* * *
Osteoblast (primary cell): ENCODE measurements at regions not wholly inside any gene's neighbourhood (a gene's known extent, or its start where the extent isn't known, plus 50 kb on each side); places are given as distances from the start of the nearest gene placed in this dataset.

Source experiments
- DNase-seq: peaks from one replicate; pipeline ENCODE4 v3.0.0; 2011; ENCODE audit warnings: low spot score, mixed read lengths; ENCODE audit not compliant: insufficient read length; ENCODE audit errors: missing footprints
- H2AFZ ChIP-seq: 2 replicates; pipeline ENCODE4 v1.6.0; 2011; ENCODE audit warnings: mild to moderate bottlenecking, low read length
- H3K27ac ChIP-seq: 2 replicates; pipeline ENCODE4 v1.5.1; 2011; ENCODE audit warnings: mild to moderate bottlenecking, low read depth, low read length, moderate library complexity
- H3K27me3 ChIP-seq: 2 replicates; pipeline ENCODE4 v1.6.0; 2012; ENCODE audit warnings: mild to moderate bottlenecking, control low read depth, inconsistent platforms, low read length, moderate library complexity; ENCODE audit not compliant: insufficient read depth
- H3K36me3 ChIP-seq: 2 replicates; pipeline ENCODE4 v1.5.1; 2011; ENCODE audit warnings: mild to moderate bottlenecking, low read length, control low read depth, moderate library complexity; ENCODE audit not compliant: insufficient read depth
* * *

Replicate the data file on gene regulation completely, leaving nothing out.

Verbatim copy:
Osteoblast (primary cell): ENCODE measurements at regions not wholly inside any gene's neighbourhood (a gene's known extent, or its start where the extent isn't known, plus 50 kb on each side); places are given as distances from the start of the nearest gene placed in this dataset.

Source experiments
- DNase-seq: peaks from one replicate; pipeline ENCODE4 v3.0.0; 2011; ENCODE audit warnings: low spot score, mixed read lengths; ENCODE audit not compliant: insufficient read length; ENCODE audit errors: missing footprints
- H2AFZ ChIP-seq: 2 replicates; pipeline ENCODE4 v1.6.0; 2011; ENCODE audit warnings: mild to moderate bottlenecking, low read length
- H3K27ac ChIP-seq: 2 replicates; pipeline ENCODE4 v1.5.1; 2011; ENCODE audit warnings: mild to moderate bottlenecking, low read depth, low read length, moderate library complexity
- H3K27me3 ChIP-seq: 2 replicates; pipeline ENCODE4 v1.6.0; 2012; ENCODE audit warnings: mild to moderate bottlenecking, control low read depth, inconsistent platforms, low read length, moderate library complexity; ENCODE audit not compliant: insufficient read depth
- H3K36me3 ChIP-seq: 2 replicates; pipeline ENCODE4 v1.5.1; 2011; ENCODE audit warnings: mild to moderate bottlenecking, low read length, control low read depth, moderate library complexity; ENCODE audit not compliant: insufficient read depth